People stand near an advertising billboard for MTN along a street in Abuja, Nigeria, September 4 2018. Picture: REUTERS/AFOLABI SOTUNDE
People stand near an advertising billboard for MTN along a street in Abuja, Nigeria, September 4 2018. Picture: REUTERS/AFOLABI SOTUNDE

SA telecoms firm MTN Group said on Monday it is confident a multibillion-dollar dispute with the Nigerian government will be resolved even as it applied for a court injunction to protect its Nigerian assets.

Nigeria’s central bank last month ordered MTN’s Lagos-based unit to hand over $8.1bn it said was illegally sent abroad, and the government this month handed MTN a $2bn tax bill.

Some industry analysts see Nigerian politics as a factor in the pressure on MTN. President Muhammadu Buhari, who came to power in 2015 on promises to fight corruption and push through tougher regulation, is seeking re-election in 2019.

“Nigeria is our largest market. We’ve been operating there since 2001,” MTN CEO Rob Shuter told reporters at the ITU Telecom World conference in Durban. “We do have some challenges these past few weeks but we believe we will be able to make our case and I’m sure we will move past that as soon as we can.”

SA’s telecommunications minister, Siyabonga Cwele, said on the sidelines of the conference the government is ready to intervene to help MTN resolve the dispute with Nigeria.

“If they need our assistance we will engage our counterpart in Nigeria, but at this stage they have not asked us to intervene,” Cwele told Reuters.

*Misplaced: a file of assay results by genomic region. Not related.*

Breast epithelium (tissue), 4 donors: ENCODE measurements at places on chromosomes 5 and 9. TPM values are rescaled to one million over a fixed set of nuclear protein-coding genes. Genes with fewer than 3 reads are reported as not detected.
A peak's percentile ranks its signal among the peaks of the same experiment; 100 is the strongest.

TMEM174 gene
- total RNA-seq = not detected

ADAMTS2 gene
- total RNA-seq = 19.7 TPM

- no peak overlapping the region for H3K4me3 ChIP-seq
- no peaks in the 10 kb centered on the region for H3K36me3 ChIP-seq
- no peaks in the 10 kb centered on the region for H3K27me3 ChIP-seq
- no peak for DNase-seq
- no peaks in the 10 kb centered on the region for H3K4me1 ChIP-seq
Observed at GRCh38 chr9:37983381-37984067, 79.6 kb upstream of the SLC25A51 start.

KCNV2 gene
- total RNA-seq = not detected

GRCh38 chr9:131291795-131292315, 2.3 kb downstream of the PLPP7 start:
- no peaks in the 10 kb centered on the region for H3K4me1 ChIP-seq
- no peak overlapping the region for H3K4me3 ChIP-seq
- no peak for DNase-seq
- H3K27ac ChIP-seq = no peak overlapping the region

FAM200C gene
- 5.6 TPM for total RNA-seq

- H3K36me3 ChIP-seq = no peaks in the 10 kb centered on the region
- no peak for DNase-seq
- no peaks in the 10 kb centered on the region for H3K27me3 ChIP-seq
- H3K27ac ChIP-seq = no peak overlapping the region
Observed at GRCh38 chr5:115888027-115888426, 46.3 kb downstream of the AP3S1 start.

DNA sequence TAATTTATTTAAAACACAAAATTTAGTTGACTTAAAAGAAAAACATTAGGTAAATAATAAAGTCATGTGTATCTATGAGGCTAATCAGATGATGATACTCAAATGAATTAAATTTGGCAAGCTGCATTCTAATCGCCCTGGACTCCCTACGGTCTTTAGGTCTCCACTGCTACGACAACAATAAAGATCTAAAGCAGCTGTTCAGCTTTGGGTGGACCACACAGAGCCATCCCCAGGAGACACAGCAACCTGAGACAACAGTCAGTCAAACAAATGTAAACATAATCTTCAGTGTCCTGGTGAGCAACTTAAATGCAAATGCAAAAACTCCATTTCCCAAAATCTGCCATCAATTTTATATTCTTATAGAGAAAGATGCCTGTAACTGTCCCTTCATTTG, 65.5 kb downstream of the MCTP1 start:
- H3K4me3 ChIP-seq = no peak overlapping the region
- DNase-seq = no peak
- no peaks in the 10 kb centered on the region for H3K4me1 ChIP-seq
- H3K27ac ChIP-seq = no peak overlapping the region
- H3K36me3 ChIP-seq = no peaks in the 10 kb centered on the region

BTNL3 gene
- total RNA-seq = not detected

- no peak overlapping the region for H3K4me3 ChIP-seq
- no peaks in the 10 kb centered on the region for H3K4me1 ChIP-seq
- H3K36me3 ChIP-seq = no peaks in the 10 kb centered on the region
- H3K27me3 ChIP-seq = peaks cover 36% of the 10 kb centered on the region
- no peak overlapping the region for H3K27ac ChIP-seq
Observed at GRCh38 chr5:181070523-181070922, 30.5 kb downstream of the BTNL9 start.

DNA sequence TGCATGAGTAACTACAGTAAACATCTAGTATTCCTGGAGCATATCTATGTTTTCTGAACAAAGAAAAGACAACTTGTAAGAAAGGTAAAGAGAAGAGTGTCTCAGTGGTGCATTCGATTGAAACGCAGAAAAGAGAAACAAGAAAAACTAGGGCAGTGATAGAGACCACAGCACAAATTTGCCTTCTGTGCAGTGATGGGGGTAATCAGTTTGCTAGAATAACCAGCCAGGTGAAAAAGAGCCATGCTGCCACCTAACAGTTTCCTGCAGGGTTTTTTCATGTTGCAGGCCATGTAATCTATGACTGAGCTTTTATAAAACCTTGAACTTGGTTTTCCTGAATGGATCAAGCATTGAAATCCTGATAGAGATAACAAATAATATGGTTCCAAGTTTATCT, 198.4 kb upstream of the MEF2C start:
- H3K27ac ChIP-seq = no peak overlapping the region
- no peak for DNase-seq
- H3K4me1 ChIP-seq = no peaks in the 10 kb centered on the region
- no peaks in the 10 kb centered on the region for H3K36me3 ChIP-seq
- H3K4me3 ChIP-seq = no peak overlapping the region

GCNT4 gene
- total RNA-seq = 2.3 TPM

Nigeria’s main allegation against MTN is that it used improperly issued certificates to convert shareholder loans in its Nigerian unit to preference shares in 2007. As a result, $8.1bn in dividends paid by MTN Nigeria to its parent between 2007 and 2015 should be returned, the central bank said.

Separately, Nigeria’s attorney-general says MTN Nigeria should have paid approximately $2bn in taxes relating to imports of foreign equipment and payments to foreign suppliers. MTN’s latest troubles come two years after it agreed to pay more than $1bn to settle a dispute over SIM cards in Nigeria.

MTN, which has expanded in more than 20 frontier markets including war-ravaged Syria and Afghanistan, denies wrongdoing in Nigeria, which accounts for a third of its core profit.

On Monday it said it had applied in Nigeria’s federal high court for an injunction to restrain the central bank and attorney-general from taking further action while it engages Nigerian authorities.

“We remain resolute that MTN Nigeria has not committed any offences and will continue to vigorously defend its position,” the statement read.

Shuter said that regulatory environments elsewhere in Africa and the Middle East were largely aligned with what MTN wanted to achieve.

Reuters

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